Workers at a warehouse in Bessemer, Ala., are to vote next month on whether to unionize, the largest and most viable effort of its kind involving the technology giant.
By Michael Corkery and Karen Weise
The largest, most viable effort to unionize Amazon in many years began last summer not in a union stronghold like New York or Michigan, but at a Fairfield Inn outside of Birmingham, in the right-to-work state of Alabama.
It was late in the summer and a group of employees from a nearby Amazon warehouse contacted an organizer in the Retail Wholesale and Department Store Union. They were fed up, they said, with the way the online retailer tracked their productivity, and wanted to discuss unionizing.
As the workers arrived at the hotel, union officials watched the parking lot to make sure they had not been followed.
Since that clandestine meeting, the unionizing campaign at Amazon’s fulfillment center in Bessemer, Ala., has moved faster and further than just about anyone has expected. By late December, more than 2,000 workers signed cards indicating they wanted an election, the union said The National Labor Relations Board then determined there was “sufficient” interest in a union election among the warehouse’s roughly 5,800 workers, which is a significant bar to hit with the government agency that oversees the voting process. About a week ago, the board announced that voting by mail would start next month and continue through the end of March.
Just getting to an election is an achievement for unions, which have failed for years to break into Amazon. But persuading the workers to actually vote for a union is a bigger challenge. The company has begun to counter organizing efforts by arguing that a union would saddle workers with dues without any guarantee of higher wages or better benefits.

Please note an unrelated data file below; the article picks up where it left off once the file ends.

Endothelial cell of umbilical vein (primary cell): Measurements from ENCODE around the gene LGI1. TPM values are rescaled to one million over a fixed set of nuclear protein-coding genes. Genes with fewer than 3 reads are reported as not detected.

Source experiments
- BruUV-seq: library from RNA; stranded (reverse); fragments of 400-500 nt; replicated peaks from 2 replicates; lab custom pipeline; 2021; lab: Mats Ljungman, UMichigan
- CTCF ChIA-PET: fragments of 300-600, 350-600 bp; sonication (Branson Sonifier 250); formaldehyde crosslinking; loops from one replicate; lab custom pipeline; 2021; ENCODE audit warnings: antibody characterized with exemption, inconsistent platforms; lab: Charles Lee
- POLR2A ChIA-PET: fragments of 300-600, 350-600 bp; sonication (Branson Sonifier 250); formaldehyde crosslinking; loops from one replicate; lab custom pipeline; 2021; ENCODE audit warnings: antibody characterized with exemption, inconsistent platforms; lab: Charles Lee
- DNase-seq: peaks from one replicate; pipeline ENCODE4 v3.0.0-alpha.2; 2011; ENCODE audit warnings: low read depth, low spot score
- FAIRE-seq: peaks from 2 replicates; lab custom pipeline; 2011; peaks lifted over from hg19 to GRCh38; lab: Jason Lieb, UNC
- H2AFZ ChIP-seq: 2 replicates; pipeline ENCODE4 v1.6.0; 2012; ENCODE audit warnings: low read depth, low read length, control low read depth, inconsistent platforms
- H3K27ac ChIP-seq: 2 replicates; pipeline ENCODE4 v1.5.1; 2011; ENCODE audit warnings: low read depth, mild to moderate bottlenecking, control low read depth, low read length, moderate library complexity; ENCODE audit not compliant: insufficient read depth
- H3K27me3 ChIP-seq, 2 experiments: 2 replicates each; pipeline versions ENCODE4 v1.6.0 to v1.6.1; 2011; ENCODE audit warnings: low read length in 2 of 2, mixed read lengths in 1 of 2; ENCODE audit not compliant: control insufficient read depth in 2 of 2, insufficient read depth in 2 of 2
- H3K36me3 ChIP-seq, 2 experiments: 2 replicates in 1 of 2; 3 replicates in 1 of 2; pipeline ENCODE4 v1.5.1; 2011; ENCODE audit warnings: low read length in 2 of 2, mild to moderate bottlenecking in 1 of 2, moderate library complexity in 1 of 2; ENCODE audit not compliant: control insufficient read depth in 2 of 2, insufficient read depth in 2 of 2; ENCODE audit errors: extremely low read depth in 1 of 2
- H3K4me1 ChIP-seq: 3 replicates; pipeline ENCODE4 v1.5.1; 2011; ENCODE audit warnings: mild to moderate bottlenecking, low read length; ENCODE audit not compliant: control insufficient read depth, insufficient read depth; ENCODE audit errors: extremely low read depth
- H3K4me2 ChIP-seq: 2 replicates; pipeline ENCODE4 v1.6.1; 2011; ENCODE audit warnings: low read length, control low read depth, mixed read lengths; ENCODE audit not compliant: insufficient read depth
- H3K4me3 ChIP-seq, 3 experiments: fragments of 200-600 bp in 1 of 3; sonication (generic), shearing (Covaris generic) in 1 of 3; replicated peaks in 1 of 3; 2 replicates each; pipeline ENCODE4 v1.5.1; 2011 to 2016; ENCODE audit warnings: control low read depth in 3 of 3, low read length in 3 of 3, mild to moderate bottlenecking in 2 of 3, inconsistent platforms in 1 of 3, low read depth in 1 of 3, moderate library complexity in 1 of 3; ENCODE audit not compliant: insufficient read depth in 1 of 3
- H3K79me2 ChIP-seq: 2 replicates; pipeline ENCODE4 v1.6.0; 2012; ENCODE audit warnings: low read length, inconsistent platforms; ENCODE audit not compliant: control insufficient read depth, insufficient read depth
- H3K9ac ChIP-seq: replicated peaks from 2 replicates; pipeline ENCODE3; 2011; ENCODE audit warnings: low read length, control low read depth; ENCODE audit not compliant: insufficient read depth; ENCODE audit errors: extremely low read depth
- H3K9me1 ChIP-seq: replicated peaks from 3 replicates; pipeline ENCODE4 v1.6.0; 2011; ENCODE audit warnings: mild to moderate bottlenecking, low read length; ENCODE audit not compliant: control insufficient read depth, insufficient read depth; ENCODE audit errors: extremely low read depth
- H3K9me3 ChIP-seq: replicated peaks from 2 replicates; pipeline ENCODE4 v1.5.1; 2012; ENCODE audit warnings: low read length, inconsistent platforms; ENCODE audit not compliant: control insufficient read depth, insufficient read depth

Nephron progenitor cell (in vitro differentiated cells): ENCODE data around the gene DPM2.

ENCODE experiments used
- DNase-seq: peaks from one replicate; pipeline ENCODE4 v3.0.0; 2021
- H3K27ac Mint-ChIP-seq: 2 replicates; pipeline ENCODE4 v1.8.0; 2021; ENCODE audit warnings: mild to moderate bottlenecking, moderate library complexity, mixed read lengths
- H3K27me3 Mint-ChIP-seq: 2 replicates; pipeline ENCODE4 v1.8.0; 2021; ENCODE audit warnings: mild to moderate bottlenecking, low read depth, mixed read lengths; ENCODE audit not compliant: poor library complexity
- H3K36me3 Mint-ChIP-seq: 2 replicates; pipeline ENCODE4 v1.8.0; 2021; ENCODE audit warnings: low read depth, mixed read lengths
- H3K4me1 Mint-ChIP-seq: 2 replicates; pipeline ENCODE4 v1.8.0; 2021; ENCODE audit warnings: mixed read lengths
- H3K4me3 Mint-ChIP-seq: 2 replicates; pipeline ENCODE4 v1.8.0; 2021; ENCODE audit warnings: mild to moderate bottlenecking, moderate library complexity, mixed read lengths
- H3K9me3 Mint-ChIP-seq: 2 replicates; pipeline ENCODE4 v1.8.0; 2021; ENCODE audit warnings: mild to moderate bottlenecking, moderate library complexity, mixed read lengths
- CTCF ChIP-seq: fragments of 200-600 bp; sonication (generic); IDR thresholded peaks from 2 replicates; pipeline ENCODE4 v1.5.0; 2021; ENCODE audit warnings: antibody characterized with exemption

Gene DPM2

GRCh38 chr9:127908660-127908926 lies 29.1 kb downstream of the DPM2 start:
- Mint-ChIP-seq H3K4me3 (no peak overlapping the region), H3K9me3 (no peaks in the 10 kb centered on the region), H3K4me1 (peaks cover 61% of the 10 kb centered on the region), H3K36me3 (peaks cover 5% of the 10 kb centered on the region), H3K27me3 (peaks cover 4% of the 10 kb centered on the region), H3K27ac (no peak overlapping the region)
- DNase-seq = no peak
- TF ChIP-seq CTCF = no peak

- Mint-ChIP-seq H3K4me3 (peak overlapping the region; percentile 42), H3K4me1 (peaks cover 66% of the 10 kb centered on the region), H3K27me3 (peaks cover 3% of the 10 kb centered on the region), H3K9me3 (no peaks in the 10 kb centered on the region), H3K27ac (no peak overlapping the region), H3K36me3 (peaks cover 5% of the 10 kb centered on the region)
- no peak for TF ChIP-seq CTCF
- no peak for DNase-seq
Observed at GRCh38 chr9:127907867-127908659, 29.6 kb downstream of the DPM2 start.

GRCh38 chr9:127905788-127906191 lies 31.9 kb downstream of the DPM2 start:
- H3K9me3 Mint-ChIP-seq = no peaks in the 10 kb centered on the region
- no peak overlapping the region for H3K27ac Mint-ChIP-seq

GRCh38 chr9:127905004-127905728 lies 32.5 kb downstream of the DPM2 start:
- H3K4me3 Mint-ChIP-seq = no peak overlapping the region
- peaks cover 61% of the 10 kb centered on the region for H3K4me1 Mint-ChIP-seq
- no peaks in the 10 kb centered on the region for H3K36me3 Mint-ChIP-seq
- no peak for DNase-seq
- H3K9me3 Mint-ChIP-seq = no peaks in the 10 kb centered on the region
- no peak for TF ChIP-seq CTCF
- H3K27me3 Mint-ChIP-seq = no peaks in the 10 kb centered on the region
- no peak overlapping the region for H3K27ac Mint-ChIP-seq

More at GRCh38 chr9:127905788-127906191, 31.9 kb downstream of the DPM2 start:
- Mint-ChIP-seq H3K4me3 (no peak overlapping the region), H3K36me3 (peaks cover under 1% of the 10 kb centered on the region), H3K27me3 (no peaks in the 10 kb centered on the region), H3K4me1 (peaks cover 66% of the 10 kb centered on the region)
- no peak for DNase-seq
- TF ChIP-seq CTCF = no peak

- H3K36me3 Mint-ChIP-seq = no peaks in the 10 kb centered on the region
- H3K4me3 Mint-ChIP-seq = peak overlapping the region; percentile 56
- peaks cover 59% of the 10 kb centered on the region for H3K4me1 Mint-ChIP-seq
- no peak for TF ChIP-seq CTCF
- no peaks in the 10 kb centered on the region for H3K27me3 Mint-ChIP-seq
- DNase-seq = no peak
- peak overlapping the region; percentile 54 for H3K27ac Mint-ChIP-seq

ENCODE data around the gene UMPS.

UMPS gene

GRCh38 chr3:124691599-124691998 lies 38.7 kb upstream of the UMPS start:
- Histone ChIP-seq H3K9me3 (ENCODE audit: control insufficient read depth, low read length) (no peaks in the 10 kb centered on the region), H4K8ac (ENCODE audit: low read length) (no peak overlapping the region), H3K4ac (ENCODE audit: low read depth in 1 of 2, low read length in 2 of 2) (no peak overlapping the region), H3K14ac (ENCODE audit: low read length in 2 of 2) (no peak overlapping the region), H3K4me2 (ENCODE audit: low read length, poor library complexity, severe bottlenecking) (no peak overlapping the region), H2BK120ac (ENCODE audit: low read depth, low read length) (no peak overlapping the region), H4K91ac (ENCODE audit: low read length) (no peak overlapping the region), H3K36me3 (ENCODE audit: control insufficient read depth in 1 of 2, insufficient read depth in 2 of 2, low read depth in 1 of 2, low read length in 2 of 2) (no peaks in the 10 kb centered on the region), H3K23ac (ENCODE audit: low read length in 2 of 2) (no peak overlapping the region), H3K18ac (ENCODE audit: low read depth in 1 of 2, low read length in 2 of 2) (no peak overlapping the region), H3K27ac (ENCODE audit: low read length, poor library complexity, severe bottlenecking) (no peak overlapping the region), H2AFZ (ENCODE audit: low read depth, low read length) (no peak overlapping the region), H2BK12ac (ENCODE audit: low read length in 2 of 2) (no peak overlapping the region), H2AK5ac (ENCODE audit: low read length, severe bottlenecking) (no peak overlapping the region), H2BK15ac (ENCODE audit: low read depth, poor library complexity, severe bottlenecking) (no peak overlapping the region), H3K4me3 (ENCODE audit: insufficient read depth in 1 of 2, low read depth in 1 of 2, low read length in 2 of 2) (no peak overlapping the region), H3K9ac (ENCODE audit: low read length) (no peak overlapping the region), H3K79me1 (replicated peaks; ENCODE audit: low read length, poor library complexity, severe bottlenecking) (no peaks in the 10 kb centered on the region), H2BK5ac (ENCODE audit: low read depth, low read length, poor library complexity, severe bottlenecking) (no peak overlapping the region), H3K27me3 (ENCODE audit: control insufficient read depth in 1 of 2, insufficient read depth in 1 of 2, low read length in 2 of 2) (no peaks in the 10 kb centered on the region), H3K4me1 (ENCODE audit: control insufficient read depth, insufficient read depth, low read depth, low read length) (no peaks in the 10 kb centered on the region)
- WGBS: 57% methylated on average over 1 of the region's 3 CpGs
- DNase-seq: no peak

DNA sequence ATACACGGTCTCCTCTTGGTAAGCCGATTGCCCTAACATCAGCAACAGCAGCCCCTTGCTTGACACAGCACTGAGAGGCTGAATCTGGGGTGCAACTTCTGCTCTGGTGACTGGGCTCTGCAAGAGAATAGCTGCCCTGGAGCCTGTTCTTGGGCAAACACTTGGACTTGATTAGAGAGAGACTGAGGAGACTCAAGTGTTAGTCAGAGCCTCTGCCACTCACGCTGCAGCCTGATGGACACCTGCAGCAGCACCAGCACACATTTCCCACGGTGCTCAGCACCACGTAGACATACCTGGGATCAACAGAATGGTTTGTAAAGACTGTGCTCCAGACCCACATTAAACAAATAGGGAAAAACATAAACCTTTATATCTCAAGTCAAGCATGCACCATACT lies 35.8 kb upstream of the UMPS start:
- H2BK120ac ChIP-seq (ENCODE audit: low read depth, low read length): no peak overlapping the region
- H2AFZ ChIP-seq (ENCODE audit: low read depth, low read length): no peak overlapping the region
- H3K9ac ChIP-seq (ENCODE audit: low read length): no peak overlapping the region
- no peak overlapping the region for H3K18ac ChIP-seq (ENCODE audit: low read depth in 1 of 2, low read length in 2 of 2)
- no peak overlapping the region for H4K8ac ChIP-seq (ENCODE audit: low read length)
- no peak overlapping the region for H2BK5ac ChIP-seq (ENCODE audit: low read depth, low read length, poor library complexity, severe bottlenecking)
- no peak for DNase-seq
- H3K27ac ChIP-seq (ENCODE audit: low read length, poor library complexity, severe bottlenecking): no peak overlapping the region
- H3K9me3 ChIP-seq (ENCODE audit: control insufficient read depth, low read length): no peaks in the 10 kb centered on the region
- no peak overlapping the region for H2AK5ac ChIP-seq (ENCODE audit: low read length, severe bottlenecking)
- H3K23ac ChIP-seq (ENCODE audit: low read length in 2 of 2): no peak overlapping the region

This will be the first union election involving the company in the United States since a small group of technical workers at a warehouse in Delaware voted against forming a union in 2014.
Much has changed since that vote seven years ago that has allowed organized labor to make inroads with Amazon employees in a place like Alabama.
Most of that change had come in the past year during the pandemic, as workers from meatpacking plants to grocery stores have spoken out, often through their unions, about the lack of protective gear or inadequate pay.
The retail union has pointed to its success representing workers during the pandemic as a selling point in Bessemer.
“The pandemic changed the way many people feel about their employers,” said Stuart Appelbaum, the retail union’s president. “Many workers see the benefit of having a collective voice.”
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